Many families don't ask these tough questions ... especially when dynamics are strained, like in many second-marriage families or when siblings don't get along well.  It certainly isn't easy to blurt out after passing the gravy, "Hey Dad, does your will put me or your wife in charge of your estate?"

But these conversations are important.  When the proper estate planning isn't done, it's the family members left behind who pay the price, often with bitter, ugly, and costly probate court battles.  They happen to families all across the country on a daily basis, from those of modest wealth to the very rich.

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Using Celebrity Stories Is A Great Way To Bring Up Estate Planning

MarketWatch.com recently featured an interesting article about the benefits that families gain by having the estate planning conversation early.  Not only does it improve family relationships, it helps sets the stage and prepares family members for facing the difficult issues caused by a loved one who ages or passes away.    Trial and Heirs cover 2nd-edition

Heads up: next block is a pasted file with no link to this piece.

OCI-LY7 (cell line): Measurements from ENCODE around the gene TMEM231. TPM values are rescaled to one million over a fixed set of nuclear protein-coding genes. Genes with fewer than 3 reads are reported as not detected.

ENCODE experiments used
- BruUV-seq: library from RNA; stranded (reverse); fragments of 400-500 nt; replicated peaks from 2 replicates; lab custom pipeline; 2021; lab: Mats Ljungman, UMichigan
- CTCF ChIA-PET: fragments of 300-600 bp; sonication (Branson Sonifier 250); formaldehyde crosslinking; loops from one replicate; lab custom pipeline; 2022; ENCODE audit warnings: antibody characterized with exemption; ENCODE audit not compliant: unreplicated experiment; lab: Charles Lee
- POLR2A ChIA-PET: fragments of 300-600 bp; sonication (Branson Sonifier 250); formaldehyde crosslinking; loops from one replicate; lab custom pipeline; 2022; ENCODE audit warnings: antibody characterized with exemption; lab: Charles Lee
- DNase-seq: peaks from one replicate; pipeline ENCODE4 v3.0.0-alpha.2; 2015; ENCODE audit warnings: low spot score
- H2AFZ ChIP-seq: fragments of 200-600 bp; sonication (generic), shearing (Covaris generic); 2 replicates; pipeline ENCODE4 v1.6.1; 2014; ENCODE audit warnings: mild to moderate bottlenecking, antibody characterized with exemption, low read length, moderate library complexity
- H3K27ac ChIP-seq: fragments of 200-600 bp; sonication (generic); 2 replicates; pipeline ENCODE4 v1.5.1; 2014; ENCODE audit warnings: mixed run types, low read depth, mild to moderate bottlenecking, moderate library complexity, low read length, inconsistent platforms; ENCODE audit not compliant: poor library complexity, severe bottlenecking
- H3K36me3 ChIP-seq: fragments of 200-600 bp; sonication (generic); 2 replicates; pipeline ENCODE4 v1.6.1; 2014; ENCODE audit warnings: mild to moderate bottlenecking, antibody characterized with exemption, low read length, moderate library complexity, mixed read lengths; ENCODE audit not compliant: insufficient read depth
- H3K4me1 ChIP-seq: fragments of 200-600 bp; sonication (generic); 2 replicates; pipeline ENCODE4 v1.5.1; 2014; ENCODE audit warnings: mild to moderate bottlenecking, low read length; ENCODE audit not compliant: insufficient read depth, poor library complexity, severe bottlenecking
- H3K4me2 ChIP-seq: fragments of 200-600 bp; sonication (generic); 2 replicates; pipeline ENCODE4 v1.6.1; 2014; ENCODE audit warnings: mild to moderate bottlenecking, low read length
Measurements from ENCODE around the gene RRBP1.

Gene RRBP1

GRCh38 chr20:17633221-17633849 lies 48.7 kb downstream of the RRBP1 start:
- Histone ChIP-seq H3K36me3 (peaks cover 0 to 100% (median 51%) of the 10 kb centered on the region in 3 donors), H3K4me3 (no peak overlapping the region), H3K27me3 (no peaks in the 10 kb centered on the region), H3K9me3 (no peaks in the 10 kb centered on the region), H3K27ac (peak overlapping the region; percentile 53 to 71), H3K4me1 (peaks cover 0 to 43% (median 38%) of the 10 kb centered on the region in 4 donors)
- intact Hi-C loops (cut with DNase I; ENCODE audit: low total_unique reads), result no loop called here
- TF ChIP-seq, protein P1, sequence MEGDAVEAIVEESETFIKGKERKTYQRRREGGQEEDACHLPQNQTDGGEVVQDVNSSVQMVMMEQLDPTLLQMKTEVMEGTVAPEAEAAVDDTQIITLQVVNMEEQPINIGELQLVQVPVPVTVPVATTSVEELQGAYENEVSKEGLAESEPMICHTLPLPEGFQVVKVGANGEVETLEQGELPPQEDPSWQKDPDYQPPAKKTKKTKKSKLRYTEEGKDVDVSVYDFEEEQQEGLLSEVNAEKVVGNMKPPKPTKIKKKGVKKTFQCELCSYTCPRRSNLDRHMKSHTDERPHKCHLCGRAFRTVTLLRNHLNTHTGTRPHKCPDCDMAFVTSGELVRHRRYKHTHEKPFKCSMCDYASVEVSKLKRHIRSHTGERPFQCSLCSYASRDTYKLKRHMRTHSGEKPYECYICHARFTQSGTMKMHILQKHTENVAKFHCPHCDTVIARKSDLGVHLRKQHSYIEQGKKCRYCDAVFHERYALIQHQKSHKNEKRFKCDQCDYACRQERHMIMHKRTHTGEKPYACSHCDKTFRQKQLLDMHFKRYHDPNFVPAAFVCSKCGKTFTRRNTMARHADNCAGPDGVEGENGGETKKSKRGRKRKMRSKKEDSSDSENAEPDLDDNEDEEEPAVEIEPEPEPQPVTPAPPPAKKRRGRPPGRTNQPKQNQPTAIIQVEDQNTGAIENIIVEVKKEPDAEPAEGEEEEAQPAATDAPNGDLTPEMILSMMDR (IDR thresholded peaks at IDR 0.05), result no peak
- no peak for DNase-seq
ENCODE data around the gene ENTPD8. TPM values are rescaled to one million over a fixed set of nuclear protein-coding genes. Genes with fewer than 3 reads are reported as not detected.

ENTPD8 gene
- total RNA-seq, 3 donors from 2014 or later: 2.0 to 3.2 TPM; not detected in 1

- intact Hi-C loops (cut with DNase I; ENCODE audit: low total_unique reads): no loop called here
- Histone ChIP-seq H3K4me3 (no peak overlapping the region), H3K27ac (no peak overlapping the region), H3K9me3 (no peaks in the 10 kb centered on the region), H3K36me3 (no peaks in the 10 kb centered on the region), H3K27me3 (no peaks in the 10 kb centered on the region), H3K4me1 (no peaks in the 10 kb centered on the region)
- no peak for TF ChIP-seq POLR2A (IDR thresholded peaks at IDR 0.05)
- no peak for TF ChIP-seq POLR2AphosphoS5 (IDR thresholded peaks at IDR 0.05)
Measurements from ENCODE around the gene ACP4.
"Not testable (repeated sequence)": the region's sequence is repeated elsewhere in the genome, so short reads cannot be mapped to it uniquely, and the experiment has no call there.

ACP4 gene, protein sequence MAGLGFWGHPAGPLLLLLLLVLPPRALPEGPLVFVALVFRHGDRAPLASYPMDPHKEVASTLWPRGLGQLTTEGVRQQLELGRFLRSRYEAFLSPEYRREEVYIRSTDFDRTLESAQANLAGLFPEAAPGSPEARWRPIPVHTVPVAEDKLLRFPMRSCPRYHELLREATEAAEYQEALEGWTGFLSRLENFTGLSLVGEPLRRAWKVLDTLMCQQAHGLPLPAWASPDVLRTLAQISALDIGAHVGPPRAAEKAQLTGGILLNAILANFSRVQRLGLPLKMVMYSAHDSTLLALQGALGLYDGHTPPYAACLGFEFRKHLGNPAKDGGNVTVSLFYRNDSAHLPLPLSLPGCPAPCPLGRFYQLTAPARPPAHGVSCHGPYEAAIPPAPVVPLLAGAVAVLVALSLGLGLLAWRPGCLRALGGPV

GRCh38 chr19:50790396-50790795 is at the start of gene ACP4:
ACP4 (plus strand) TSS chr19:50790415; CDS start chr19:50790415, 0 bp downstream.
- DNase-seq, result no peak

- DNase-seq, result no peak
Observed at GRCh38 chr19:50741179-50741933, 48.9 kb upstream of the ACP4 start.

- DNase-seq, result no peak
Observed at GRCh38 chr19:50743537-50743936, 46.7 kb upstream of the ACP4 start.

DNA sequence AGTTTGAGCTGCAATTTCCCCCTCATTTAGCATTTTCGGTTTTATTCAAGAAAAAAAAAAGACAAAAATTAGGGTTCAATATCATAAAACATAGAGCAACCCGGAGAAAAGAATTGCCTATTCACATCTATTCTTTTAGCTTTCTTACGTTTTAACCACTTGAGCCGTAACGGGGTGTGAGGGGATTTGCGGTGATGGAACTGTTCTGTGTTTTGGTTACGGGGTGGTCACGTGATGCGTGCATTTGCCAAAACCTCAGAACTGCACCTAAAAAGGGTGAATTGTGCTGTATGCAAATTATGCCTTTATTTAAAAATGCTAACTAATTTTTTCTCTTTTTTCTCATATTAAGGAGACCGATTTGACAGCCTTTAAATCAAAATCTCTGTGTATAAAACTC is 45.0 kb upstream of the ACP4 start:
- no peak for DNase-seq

The article noted how a UBS Wealth Management study recently found that only 43% of affluent Americans felt that having this conversation with their heirs was a pressing issue.  That’s surprising because experts predict that between now and the year 2050, the largest wealth transfer in U.S. history will occur:  a whopping 30 trillion dollars.

The problem is that having this conversation is seldom easy.  Who wants to sit around talking about legal and financial planning for when someone dies or becomes incapacitated?  Most family members are too busy with the stress of their daily work and personal routines to worry about talking to loved ones about death and dying.